Online options for education can take many different forms. Therefore, a designer needs to understand who the audience is, why they might be taking such a course, and what the outcome of the course will be. Free open courses are an opportunity for students to study at top institutions, an option Kolowich, (2011) remarks which knocks out some bricks in the walls of elite education. For many of these open courses, there are no prerequisites, content is the same as what is offered in the physical institution, and it is all free. Do you get what you pay for, or is the open course the opportunity to learn from the finest? How can the course’s quality be measured?
In an effort to take a closer look at an open course, I looked at Yale’s offerings under its Open Yale Courses options. The classes are distributed among twenty-three departments with about twenty-eight courses in all. Since I received my BA in English literature, I decided to check out more detail by looking at what was available in a Milton course (“ENGL 220: Milton,” 2014).
This class appears to be a “craft” course in that it is simply the physical class edition posted online. There are no areas for interaction or collaboration. The student can simply access the lectures, handouts, tests, and audio and “attend” class; beyond that, there is no other interactive options for the online student. As I researched this class, I realized I had a hard time defining what differentiated an open course, a MOOC, an xMOOC from a cMOOC so I researched how to tell them apart. I found the definitions are still vague and still developing. Kernohan, (2013) uses the open course term as an umbrella containing all the different MOOCs; with xMOOC being an open online course that has students correcting each other’s work and offering the possibility of purchasing a certificate, (this is similar to the Stanford course that Kolowich (2011) describes in his article). A cMOOC has more association with the Connectivism theory of learning and is centered on building a social learning community using social media to mimic that classroom environment. The definition of the different types of open courses is important because what the course is offering will determine how it is designed. The Milton course seems to be the more general open course as there is no interaction or collaboration for the class.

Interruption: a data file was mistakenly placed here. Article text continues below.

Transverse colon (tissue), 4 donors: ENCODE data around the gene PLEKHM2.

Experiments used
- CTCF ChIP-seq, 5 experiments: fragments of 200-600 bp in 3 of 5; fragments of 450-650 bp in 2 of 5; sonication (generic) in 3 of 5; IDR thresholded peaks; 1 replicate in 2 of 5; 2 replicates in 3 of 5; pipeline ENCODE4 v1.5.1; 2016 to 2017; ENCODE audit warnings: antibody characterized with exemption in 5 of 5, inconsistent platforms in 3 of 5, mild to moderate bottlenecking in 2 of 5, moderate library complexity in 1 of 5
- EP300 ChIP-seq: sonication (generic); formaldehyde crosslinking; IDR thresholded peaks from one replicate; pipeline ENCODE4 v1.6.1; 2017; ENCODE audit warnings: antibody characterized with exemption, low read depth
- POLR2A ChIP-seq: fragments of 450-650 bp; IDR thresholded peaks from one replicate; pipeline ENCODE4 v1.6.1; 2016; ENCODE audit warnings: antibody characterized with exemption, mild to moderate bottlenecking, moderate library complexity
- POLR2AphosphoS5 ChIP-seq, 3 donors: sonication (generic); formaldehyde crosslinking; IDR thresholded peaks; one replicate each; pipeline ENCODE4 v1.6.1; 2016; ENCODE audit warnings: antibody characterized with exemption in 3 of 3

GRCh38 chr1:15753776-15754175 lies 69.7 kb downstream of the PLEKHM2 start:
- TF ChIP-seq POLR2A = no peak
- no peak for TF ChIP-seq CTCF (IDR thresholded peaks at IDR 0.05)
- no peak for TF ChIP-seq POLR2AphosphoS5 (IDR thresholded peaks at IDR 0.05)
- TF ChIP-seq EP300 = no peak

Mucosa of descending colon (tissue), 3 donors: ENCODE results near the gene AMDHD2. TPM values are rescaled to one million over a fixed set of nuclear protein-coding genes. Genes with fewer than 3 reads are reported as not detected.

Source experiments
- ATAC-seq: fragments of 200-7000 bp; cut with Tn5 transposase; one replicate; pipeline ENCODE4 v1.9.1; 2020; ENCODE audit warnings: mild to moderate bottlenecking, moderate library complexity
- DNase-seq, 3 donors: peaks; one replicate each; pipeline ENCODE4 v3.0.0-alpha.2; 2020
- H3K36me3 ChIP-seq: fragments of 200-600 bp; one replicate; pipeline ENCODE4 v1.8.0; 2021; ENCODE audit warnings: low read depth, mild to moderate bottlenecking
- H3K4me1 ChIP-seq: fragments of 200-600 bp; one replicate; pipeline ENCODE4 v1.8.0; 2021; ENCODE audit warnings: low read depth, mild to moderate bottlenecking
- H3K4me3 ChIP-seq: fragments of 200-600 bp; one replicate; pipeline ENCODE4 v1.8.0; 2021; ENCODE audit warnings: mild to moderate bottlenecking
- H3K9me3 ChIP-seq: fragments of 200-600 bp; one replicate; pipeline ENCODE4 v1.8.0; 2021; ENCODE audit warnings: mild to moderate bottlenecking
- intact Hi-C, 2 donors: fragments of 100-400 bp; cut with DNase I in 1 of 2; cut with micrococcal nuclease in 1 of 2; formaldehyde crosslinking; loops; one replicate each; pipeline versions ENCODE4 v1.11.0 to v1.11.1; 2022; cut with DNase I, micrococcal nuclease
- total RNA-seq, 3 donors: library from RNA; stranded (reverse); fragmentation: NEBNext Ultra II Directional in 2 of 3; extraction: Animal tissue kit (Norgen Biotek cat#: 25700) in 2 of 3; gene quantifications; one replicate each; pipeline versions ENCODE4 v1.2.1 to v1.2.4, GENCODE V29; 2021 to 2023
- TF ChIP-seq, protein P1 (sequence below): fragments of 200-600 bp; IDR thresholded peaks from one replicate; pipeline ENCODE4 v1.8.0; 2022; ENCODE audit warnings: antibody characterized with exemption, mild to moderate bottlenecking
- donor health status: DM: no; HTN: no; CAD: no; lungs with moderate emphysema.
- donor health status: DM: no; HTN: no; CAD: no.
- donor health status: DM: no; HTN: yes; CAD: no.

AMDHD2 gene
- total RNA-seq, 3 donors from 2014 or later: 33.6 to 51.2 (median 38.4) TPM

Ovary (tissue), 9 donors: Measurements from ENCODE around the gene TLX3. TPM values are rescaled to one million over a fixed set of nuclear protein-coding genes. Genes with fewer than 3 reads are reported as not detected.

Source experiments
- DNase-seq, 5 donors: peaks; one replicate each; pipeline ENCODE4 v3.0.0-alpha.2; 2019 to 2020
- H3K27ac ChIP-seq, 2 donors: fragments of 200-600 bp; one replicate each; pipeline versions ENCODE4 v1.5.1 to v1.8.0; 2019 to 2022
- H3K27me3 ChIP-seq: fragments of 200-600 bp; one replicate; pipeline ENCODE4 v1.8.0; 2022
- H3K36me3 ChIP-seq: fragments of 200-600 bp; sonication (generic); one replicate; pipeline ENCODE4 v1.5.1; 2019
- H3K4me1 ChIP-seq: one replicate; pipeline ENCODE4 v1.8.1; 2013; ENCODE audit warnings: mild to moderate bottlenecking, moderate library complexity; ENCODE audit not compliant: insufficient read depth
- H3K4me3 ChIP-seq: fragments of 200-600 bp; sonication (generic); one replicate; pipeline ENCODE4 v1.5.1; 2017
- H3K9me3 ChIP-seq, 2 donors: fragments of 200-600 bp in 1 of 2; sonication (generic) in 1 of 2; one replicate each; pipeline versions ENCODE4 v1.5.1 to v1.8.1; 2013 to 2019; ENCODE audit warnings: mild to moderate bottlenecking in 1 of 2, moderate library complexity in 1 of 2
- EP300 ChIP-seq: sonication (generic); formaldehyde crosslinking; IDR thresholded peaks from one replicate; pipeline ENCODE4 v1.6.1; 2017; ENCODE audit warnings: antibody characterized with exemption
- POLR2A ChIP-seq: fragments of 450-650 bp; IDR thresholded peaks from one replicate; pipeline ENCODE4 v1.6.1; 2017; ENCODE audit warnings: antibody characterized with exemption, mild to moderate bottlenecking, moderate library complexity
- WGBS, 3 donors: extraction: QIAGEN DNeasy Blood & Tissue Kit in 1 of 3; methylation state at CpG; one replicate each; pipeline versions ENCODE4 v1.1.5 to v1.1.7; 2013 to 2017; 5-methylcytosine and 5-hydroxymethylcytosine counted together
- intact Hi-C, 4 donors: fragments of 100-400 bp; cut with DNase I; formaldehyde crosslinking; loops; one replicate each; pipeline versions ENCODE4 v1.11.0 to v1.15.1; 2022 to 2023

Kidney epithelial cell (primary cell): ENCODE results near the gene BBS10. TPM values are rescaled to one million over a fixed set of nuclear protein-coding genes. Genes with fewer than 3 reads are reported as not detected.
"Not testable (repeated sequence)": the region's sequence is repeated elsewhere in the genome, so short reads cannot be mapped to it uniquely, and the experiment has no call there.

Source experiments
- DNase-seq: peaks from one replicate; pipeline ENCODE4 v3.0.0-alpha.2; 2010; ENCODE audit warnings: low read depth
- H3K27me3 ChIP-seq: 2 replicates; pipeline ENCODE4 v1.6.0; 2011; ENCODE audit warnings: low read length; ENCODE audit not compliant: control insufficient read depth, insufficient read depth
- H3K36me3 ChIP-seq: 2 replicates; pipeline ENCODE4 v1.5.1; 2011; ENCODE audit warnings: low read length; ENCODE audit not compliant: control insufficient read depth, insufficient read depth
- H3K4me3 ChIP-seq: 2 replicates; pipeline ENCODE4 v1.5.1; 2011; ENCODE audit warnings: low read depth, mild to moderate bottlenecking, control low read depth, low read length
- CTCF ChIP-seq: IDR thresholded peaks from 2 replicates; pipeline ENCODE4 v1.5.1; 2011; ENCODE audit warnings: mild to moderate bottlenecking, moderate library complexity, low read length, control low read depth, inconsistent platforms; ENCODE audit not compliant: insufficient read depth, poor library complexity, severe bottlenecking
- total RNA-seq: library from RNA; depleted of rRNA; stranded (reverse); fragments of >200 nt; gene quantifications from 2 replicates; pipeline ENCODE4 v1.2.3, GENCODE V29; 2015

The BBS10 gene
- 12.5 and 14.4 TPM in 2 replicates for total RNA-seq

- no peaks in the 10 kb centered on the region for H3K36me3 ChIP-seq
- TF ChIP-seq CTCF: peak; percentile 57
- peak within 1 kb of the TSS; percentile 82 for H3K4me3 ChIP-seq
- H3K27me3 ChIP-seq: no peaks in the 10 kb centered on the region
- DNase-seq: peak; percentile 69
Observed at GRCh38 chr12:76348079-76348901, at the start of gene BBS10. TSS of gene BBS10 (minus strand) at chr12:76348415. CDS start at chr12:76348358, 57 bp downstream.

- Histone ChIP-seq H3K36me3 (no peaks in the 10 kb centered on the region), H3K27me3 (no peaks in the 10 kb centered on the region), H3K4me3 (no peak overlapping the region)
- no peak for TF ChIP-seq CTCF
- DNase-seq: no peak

As I reviewed the Milton course offered through Open Yale, at first look, it might appear that this course is simply what Simonson, Smaldino, Albright, & Zvacek, (2012) refer to as “shovelware”. All the course pieces were there, but no other avenue for interaction or collaboration were offered in the free version. Open Yale does offer the Milton course as a synchronous, online study option and the student can be awarded a certificate of completion, but the student needs to meet some minor prerequisites and pay a tuition fee. Assessing how well the open course meets the best practices of an online course design: the student, the appropriateness of the media used, interaction, and some form of evaluation at the end is all missing (Simonson, Smaldino, Albright, & Zvacek, 2012). However, as this course is designed to provide the learner with an opportunity to audit a Yale course, assessing it with that context in mind makes more sense. The Open Yale course modifies Charles Wedemeyer’s Independent Learning theory: the students can work through the course at their own pace, and they have access to excellent media and handouts; the same the in-class students have. Therefore, the student is an individual leaner and free from the “system” (Simonson, Smaldino, Albright, & Zvacek, 2012).
Open Yale is designed for independent learners who are interested in expanding their horizons. “The aim of the project is to expand access to educational materials for all who wish to learn” (“Open Yale courses,” 2014). Even though the course is not designed to offer interaction among the learners, Yale’s open courses are another way to remove the bricks from the walls around the ivory tower of elite education. In that context, they succeed in giving everyone who may be interested a way to peek through and learn.
ENGL 220: Milton. (2014). Open Yale courses. [Open Course]. Retrieved from http://oyc.yale.edu/english/engl-220
Kernohan, D. (2013, March 13). MOOCs and open courses: What’s the difference? Jisc. Retrieved from http://www.jisc.ac.uk/blog/moocs-and-open-courses-whats-the-difference-13-mar-2013
Kolowich, S. (2011). Open CourseWare 2.0. Inside Higher Ed. Retrieved from http://www.insidehighered.com/news/2011/12/13/stanfords-open-courses-raise-questions-about-true-value-elite-education#sthash.jMPplldT.dpbs
Open Yale courses. (2014). Retrieved from http://oyc.yale.edu/Simonson, M., Smaldino, S., Albright, M., & Zvacek, S. (2012).
Technologies, the internet, and distance education. In Teaching and Learning at a Distance: Foundations of Distance Education (5th ed., pp. 89–147). Boston: Pearson.